I love experiencing the emotions that a good story can evoke in me as a reader; from smiling and laughter to sadness and even tears. My children and I have read or listened to the entire Harry Potter series together. After following the characters for years, we had grown very attached to some of them. In the final book, we found ourselves literally on the edge of our seats every time it looked like one of our favorite characters might not make it. I actually stayed up late reading ahead of my children just to see what would happen next. The kids were cheering for our side during battles, and laughing out loud at the Weasley twins pranks.

My little boy says he appreciates a good story with action and suspense. He is just passing through the difficult stage of being an early reader who finds the stories at his reading level not very interesting. When you have had the pleasure of hearing stories like Treasure Island and Twenty Thousand Leagues Under the Sea all of your life, the ability to read Dick and Jane is not exactly exciting. He is just breaking into chapter books and enjoyed reading Tarzan of the Apes with me. He does see the ability to gain new information as an important reason to read well, but there is a definite difference between what he wants to learn, and information that is being force fed to him. Reading to learn more about Pokemon is important to him, so he works harder on it. Like most children, he is sharp enough to know when he is being spoon fed a moral, and rolls his eyes at obvious “lessons” or stories with a “and the moral of the story is...” type of ending. I very regularly see themes from books pop into both of my children's play time. The Little House on the Prairie series had them churning butter and washing laundry in the creek. The Boy With the Bronze Ax had him building stone tools and buildings.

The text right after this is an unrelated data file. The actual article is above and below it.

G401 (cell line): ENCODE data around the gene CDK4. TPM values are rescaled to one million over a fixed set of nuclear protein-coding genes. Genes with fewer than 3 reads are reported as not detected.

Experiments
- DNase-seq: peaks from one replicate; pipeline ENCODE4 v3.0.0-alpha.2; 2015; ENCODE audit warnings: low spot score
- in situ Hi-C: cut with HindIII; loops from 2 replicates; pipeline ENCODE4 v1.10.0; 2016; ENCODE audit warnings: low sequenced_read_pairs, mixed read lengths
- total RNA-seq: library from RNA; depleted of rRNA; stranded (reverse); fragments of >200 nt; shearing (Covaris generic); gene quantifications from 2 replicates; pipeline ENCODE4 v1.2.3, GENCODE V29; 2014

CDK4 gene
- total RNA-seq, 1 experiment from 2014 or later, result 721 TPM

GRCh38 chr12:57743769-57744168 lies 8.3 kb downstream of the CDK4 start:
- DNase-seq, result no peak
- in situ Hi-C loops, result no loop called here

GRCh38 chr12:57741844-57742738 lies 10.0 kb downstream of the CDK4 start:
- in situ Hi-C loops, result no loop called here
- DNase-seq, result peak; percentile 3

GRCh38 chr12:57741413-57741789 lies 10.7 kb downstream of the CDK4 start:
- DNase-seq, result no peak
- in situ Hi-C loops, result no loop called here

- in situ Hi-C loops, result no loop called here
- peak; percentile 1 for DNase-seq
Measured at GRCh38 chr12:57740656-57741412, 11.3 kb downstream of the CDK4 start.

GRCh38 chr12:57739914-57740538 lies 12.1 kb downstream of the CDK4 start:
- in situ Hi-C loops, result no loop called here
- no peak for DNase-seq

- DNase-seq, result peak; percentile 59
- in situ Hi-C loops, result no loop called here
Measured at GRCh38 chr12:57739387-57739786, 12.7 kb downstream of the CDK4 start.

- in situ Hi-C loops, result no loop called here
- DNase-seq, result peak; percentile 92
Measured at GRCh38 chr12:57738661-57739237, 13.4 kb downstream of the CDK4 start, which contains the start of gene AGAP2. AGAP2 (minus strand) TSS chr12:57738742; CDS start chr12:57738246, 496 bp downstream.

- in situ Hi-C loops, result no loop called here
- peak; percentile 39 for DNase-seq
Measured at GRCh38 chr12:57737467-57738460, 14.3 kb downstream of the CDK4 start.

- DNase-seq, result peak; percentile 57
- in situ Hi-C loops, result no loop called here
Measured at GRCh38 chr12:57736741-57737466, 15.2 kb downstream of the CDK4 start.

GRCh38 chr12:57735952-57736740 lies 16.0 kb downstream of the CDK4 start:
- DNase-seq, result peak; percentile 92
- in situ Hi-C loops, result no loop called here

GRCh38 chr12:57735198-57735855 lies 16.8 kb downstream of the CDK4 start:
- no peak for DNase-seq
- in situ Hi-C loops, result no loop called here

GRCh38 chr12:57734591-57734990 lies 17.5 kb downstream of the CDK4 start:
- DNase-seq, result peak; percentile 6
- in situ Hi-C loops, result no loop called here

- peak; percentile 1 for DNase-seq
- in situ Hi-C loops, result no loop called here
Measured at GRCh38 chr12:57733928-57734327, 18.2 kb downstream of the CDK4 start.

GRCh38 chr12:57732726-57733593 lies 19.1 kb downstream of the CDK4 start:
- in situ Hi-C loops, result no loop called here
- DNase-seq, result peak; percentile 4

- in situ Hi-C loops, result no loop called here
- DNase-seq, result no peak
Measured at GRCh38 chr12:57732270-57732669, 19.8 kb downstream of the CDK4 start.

My girl child is an avid reader who devours books in the way that many children consume junk food. She and I share many books together. Last year, she read the Percy Jackson series among others. This series by Rick Riordan is full of Greek mythology, and we both learned a lot while being caught up in the story. She says that in a good book she “becomes the main character.” Whether the character is a boy or a girl, she “is sword fighting with them” in her imagination. She also enjoys being able to “do a lot of things you can't do in real life.”

A nine year old friend of ours, who also loves reading, says she loves when “it seems like the characters come out of the book and really talk to her.” I love that imagination, and I also love the fact that we know children who choose a book shop as their favorite store in town, and would read all summer regardless of the reading program the library offers.

We all enjoy those fantasy worlds that literature can take us to. Learning something along the way is a bonus, but the children I know do not appreciate simplified moralistic stories, or dumbed down tales. No one wants to be told what to think, but lots of people seem to enjoy the thinking this entertainment leads to.

We're always looking for new books to add to our reading lists, so I'd love to hear what your your family members' favorite books have been. Or whether or not you even enjoy books? Now, we're off to the next book sale at our library....